2Day in #OpenGov 8/23/2011


Here is Tuesday’s transparency-related news items, congressional committee hearings, transparency-related bills introduced in Congress, and transparency-related events.

News Roundup:


  • New rules from the National Institute of Health make steps toward improving disclosure rules and preventing conflicts of interest. (POGO)
  • Pending Dodd-Frank regulations will increase transparency by moving between 45%-80% of the derivative market through more regulated exchanges. (Sungard)

Super Congress

  • Rep. Fred Upton (R-MI), a member of the Joint Committee on Deficit Reduction, announced that the committee has already held conference calls and may have a website up by the end of the week. (Politico)
  • Opinion: Given the special interests surrounding the Joint Committee on Deficit Reduction, committee members should be required to disclose contributions within 48 hours of receiving them. (New York Times)


  • A number of organizations that have lobbied the US on behalf of issues concerning Libya are closely watching developments in Tripoli. (Politico)

Campaign Finance

  • The AFL-CIO has announced it intends to create a “Super PAC” to oppose candidates that have supported anti-union legislation. (Politico)


  • IBM’s Center for the Business of Government released a report recommending that government agencies do more to educate the public about the Open Government Initiative to increase “high quality public participation.” (NextGov)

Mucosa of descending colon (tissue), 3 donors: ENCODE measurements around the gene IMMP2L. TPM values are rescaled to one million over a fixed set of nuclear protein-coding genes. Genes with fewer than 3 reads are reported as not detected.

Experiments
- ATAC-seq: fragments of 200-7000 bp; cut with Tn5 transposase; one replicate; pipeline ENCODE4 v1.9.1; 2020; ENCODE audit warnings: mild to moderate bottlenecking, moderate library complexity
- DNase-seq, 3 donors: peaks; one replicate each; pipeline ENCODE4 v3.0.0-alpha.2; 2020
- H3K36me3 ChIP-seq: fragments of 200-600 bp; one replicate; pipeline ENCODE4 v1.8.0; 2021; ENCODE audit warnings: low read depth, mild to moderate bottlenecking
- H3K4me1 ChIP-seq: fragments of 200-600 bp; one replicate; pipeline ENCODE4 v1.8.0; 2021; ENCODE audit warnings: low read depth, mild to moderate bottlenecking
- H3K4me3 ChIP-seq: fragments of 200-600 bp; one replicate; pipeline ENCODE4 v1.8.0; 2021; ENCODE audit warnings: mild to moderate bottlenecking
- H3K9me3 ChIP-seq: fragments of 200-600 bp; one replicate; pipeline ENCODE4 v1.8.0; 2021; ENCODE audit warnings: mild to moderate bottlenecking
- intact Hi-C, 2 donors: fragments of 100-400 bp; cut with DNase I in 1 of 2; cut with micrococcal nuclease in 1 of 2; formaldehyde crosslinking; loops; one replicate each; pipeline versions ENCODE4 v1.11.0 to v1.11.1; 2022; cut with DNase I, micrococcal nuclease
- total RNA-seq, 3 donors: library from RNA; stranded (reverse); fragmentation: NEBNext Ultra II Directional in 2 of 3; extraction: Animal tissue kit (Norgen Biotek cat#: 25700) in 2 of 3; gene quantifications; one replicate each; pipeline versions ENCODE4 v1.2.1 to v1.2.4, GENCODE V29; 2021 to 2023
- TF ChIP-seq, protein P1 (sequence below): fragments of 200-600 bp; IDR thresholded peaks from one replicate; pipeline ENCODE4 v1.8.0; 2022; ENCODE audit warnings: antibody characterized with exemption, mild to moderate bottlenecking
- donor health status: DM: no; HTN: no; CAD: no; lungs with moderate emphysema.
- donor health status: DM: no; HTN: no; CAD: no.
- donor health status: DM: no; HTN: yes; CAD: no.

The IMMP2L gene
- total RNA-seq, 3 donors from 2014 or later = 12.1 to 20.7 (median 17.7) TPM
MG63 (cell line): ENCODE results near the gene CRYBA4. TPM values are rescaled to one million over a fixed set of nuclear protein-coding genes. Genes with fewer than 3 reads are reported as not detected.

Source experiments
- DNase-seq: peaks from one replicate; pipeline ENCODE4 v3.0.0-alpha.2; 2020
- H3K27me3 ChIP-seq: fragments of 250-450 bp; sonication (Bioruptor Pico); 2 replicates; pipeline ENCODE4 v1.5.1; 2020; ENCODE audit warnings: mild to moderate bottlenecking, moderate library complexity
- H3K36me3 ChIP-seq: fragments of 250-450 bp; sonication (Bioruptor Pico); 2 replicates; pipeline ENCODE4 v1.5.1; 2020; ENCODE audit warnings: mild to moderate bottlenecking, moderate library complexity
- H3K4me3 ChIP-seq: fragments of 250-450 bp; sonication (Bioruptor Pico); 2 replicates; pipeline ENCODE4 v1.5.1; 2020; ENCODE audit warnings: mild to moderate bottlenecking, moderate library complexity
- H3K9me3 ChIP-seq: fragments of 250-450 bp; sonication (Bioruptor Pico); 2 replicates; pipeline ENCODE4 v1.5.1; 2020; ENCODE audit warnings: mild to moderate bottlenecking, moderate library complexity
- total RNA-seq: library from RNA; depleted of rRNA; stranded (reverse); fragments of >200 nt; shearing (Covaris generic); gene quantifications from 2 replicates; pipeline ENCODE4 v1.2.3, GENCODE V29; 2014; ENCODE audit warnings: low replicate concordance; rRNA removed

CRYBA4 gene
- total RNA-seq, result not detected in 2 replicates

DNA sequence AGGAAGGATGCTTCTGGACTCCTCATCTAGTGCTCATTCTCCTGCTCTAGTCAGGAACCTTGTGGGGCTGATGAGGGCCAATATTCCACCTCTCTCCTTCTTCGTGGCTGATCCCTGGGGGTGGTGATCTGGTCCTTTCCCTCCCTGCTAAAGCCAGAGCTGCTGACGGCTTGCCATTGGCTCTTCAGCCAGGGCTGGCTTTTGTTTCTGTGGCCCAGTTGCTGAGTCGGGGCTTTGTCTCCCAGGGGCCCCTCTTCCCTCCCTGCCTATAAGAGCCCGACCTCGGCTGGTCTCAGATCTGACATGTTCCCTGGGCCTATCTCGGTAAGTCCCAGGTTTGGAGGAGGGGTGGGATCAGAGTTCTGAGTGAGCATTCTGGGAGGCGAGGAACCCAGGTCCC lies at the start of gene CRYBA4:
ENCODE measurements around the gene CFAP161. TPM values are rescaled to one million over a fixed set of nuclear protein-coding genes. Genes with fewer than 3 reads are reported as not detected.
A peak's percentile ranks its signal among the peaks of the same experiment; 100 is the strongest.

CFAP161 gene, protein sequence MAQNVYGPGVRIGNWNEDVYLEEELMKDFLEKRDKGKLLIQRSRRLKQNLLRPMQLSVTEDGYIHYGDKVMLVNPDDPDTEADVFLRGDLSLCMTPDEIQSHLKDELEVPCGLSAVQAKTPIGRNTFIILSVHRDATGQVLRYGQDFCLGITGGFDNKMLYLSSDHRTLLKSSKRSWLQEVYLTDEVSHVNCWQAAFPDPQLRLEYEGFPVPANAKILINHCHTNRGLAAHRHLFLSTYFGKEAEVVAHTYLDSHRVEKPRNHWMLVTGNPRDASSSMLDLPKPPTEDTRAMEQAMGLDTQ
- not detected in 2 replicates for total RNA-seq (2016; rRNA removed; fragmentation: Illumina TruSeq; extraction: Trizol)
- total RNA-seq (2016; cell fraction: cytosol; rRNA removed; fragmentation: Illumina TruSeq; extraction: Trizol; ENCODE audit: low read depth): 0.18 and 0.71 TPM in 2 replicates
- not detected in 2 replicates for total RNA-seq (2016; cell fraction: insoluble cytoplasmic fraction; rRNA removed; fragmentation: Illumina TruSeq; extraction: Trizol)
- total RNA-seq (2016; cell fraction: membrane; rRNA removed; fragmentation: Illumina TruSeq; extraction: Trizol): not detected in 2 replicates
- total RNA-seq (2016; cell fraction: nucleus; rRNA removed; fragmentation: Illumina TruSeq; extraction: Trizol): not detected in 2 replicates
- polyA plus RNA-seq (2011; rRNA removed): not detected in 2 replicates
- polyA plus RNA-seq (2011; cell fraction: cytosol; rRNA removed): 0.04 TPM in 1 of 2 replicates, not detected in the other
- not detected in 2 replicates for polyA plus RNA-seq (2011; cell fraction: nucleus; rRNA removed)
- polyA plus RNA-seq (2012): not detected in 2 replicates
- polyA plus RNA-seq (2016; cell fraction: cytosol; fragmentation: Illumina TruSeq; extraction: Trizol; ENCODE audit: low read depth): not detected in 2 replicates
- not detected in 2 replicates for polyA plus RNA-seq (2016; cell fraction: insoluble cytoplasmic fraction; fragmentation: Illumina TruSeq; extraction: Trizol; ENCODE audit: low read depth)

• Opinion: America’s CIO should look to foreign countries for ways to improve our use of technology and bring down costs. (GovTech)
  • Opinion: “Risk aversion and fear of the unknown” prevent governments from making progress with information technology and open government initiatives. (Gov in the Lab)

State and Local

  • Lobbyists paid by local Illinois municipalities are hard at work lobbying the state government to roll back provisions of a recently passed update to the state’s FOIA law. (Northwest Herald)
  • Opinion: Many of San Francisco’s open government applications make information available only to people who know what they want and how to use it. Many consider the available information to be selective, incomplete, and boring. (SF Public Press)


  • Prince Charles is under fire for allegedly using his private charities to lobby government ministers. (Daily Mail)
  • Former News of the World editor Andy Coulson may have received a large severance package and benefits from the paper’s parent company while he worked as an aide for Prime Minister David Cameron. (BBC)
  • Ilgar Mammadov, co-chairman of the Republican Alternative civic movement in Azerbaijan, talked to Revenue Watch about what transparency in Eurasia means for global open government efforts. (Revenue Watch)

Relevant committee hearings scheduled for 8/23:

  • None

Relevant bills introduced:

  • None

Transparency events scheduled for 8/23:

  • Gov’t Agencies, Mobile Apps Mobile Applications: Impacts on Agency Operations 2:00PM (Webinar) GovExec